From volunteering your time to donating money, calls for altruism seem to be a core part of society yet it might be unclear what that means? And if altruism is an action, is there more that we should be doing? Today we’re uncovering the roots of altruism and how we can live out that value.
What is Altruism?
Altruism, at its core, is the unselfish desire to compassionately improve things for other people (or causes). Synonyms of altruism are things like being morally good and virtuous, while the direct opposite of altruism is to act with selfish intention and disregard for those around you.
A desire for altruism in your life may feel a bit obvious, yet it’s not always so straightforward in understanding how it may play into your life and what altruism could look like for you.
3 Reasons You Should Focus on Altruistic Living
Doing good feels good
For yourself, those around you and those that are supported by your positive action, doing good just feels good! Your emotional and physical centers in your brain are activated when you express kindness without any expectations. Altruism plays on that side of your hardwired reward system.
There is micro and macro good that comes from operating this way. People who are surrounded by positive action and affirming reinforcement through community and choices are often more likely to trust themselves as well as the world around them. Doing good for others is a meaningful way to feel positive about your contribution to the world, and also let others’ victories fuel your own growth.
Altruism builds community
There are many ways we come together with other people to support a single idea. Altruism is a foundational community builder. Working toward a cause that means something to you has a beautiful way of uniting people. Whether that idea is stretching our bodies and spirits in a yoga class, giving blood, or volunteering to build houses, there are infinite ways to create community through a desire to do meaningful good.
Community groups focused on a cause that is directly rooted in your altruistic beliefs has a positive impact that’s wide-reaching. Within you, this blossoming community can help to feel your holistic self spiritually awakening a depth of purpose you may have lost touch with, and practically helping you move toward that purpose.
Beyond you, community altruism effectively increases the reach and benefit for your fellow community members and those who are supported by your effort. Community efforts help to ensure your altruism is effective, influential, and purposeful.
It can be anything you want it to be
Altruism is a specific theme and way of being, but there is no specific way of effectively engaging with altruism. No matter what your skill set, there is a way for it to help you flourish in incorporating altruism into your lifestyle. If you’re a creative thinker, a prolific artist, or a shrewd business person- altruism has room for you. Empower yourself to use your skills creatively.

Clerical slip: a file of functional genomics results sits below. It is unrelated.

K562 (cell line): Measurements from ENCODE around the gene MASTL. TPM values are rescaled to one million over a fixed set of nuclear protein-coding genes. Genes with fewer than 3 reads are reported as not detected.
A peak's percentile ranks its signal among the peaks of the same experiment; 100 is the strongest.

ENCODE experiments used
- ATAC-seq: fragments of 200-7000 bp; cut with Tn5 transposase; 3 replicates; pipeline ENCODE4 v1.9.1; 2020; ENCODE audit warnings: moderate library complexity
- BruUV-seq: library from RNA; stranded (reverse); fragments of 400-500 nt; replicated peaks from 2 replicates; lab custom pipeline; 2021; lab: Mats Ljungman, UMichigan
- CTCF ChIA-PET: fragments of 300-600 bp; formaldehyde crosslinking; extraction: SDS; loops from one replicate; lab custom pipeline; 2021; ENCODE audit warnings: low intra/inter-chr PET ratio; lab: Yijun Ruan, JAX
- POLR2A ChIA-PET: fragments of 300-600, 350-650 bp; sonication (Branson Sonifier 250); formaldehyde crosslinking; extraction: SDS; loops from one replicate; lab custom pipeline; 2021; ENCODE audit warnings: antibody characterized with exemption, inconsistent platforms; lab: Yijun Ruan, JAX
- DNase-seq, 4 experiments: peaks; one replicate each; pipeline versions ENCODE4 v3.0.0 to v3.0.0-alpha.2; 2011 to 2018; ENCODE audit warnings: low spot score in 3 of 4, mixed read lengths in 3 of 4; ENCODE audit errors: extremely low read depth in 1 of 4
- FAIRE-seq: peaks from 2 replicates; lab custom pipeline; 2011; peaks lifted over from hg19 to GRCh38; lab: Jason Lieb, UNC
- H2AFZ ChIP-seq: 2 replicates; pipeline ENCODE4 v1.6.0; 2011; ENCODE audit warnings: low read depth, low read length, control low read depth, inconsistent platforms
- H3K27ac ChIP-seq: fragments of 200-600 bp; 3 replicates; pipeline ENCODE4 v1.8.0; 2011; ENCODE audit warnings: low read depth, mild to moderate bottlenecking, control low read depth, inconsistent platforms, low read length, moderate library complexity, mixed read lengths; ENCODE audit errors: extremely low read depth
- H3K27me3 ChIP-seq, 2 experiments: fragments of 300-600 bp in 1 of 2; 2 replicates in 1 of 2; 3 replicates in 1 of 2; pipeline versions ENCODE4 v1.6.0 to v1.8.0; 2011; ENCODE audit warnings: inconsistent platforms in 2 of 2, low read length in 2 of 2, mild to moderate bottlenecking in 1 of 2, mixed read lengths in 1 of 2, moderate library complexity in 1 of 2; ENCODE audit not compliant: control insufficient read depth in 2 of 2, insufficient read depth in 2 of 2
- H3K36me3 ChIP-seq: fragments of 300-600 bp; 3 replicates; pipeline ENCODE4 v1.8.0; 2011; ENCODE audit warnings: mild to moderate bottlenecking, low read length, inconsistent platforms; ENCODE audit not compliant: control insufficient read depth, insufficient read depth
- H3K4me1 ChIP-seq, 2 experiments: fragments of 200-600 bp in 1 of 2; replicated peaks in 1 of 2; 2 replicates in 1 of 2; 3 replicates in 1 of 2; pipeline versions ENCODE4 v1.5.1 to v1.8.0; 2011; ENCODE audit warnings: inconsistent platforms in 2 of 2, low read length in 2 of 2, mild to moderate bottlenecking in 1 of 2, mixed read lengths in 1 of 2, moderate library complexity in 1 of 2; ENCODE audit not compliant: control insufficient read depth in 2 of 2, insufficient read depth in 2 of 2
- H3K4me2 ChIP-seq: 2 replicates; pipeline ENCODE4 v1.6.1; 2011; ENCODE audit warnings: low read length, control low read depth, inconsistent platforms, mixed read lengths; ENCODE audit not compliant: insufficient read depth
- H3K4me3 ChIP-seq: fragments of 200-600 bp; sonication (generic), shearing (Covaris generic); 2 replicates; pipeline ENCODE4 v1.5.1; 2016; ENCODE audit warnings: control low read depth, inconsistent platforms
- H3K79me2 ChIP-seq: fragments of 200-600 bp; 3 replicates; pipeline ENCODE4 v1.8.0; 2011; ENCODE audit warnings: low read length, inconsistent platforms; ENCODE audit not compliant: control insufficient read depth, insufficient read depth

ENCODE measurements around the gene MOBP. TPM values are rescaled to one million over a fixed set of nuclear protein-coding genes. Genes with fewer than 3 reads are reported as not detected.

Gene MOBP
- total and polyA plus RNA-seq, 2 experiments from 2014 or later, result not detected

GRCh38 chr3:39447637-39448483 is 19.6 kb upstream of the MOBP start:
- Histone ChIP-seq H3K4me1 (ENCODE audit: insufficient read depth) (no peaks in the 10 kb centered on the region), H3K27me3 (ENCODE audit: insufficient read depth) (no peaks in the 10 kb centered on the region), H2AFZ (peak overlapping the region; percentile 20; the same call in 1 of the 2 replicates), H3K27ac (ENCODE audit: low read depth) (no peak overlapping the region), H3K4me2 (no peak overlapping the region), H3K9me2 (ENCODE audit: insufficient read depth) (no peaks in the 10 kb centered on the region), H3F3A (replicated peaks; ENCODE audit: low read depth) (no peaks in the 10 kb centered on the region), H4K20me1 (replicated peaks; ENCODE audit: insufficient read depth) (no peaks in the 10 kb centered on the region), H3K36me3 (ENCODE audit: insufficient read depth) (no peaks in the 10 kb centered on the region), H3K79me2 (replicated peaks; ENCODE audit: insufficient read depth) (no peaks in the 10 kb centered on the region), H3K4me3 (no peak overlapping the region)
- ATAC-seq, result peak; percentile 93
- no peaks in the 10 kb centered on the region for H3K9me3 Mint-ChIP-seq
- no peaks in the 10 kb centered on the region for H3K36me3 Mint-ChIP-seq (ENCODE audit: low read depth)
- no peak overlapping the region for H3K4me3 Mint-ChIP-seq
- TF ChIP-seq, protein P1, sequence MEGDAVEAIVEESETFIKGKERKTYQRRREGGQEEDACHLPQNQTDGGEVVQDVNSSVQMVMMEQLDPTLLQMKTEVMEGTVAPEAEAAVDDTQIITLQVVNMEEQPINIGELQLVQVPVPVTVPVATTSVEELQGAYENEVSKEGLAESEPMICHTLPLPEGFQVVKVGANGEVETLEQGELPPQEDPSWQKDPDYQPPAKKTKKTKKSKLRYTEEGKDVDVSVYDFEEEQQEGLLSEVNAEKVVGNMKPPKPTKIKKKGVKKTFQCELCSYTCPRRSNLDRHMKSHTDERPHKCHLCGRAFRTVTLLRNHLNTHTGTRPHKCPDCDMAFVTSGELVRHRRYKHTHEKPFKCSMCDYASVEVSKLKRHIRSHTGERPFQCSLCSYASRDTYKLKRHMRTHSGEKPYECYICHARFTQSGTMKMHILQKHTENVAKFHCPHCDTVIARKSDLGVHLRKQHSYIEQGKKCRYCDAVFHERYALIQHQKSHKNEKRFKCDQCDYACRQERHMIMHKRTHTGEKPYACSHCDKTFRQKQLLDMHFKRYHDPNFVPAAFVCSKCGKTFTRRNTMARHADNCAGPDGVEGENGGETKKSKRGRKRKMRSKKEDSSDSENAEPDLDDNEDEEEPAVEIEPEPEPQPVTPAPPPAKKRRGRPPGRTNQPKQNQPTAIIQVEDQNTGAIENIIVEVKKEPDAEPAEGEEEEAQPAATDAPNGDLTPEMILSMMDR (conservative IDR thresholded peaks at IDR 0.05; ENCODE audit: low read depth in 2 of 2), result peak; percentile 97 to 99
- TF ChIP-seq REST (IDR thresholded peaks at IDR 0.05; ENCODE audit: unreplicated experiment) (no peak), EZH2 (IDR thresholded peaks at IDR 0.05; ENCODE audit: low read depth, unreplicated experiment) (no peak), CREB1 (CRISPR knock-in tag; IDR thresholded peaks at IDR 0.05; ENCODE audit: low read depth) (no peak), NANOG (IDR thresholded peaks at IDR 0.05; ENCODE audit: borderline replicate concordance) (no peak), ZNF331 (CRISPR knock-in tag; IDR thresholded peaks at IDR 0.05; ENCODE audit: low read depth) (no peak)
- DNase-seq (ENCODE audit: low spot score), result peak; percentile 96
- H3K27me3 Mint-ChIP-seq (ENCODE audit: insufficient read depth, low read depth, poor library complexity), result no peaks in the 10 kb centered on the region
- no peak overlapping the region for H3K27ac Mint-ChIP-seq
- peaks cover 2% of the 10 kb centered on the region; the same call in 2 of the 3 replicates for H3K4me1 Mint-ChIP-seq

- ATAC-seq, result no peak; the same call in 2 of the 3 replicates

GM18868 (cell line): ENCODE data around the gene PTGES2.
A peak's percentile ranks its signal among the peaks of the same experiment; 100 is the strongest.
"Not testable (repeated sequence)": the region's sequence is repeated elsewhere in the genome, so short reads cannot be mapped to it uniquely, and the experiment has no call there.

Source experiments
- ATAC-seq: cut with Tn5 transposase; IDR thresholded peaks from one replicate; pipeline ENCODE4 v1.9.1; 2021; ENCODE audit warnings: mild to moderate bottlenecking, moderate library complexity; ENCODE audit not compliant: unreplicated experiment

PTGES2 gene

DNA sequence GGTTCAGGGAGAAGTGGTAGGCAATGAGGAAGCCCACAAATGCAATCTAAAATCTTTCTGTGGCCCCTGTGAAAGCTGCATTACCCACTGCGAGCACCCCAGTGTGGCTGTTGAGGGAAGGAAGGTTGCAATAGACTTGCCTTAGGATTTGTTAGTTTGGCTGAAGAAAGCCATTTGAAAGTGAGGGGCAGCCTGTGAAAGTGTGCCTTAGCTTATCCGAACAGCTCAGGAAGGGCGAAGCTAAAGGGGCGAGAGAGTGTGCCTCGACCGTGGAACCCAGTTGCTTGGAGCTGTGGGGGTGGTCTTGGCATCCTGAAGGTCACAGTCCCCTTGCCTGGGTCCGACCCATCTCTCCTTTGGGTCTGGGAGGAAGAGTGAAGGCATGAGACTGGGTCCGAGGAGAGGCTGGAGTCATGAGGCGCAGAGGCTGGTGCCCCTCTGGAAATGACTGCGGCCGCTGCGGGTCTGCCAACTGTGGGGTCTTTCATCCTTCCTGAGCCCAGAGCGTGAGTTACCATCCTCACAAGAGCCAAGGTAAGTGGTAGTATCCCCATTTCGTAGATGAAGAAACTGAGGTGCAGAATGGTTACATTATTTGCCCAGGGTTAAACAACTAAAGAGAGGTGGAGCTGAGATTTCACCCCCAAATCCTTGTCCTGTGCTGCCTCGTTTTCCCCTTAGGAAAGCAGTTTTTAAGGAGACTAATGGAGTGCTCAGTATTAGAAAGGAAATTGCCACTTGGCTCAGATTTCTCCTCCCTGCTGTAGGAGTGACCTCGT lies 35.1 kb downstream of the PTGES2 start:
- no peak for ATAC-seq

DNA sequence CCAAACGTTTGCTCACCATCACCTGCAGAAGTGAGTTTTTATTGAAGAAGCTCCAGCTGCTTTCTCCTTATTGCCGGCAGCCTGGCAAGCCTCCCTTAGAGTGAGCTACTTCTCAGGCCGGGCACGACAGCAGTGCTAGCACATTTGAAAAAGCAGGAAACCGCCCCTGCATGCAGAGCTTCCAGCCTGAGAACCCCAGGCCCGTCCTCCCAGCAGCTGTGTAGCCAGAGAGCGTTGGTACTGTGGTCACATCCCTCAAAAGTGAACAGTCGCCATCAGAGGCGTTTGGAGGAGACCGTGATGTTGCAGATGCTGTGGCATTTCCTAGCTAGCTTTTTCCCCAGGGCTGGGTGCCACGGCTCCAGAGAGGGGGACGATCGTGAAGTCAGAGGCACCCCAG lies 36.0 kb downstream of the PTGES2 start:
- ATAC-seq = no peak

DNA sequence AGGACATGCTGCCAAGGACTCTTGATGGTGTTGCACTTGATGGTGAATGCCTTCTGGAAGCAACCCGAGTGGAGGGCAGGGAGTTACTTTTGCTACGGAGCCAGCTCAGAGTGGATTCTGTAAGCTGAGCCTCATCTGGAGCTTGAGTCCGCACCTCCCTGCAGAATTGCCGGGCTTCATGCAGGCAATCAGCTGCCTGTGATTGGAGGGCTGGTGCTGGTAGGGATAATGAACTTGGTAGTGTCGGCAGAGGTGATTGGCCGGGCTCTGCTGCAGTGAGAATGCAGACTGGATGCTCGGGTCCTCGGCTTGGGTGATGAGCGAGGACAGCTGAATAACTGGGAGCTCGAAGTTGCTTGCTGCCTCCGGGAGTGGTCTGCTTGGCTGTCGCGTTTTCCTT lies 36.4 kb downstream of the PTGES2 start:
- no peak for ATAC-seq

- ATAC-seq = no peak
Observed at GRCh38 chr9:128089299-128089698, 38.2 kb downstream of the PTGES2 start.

Your talents and unique way of being will come in handy with purposeful and direct ways to engage in making the world a softer and more supportive place. While that’s happening, you’ll also benefit from seeing new ways to engage your skills; it will broaden your perspective and maybe even your mind!
Are there risks to being altruistic?
There are risks to everything we choose to engage in throughout our lives and altruism is no exception. Two of the main risks in altruism are causing unintended harm to others, and compassion fatigue.
Causing harm is never the intention of someone who is seeking to do good and improve the world for the causes you care about, but that doesn’t mean it doesn’t happen. Be mindful of the impact that follows your intent to mitigate this risk.
Empathy burnout happens when you take no time for yourself to refuel your own tank. When you are practicing altruism, it is critical that you also cultivate a self-care practice that is both meaningful and impactful for you. There are many ways to develop your self-care practice and few ways to get it wrong – the important part is just that you do.
3 ways to practice altruism in your life
Offer no-strings-attached help (and mean it)
Pay for someone’s drink, offer someone advice they ask for, or consult on a project that’s trying to get off the ground and can’t afford your services.
When you extend your hand to help pull someone else into new spaces, do so without cuffing them to the expectations that you hold. Commit your help without expecting anything in return. There are no conditions on this – not on manners, response, or responsibility.
Speak sincerely and with compassion to others
Offering authentic kindness to others is a balm to the soul of both speaker and listener. Offer words that mean something to someone in your life today, and let them sit with those words as encouragement and affirmation. No matter how confident someone looks, you may be surprised to learn the internal fights they’ve braved to reach that space. Sincere recognition of their energy is a beautiful way to offer altruism on a personal basis.
Be intentional with the causes you advocate for
While a good cause is a wonderful thing, not all good causes are organized the same way. When you are supporting an organization or a person who shares your views, take time to do a critical study of their culture and impact. Ensuring you align with the way they go about achieving their results and how their actions impact people is an important part of ensuring that your contribution is truly doing the good you’re intending.
Go forth and engage with the world, and your altruistic side, in whatever authentic way feels empowering for you today. Explore our inspiration page for other experts we admire sharing their thoughts on altruism.
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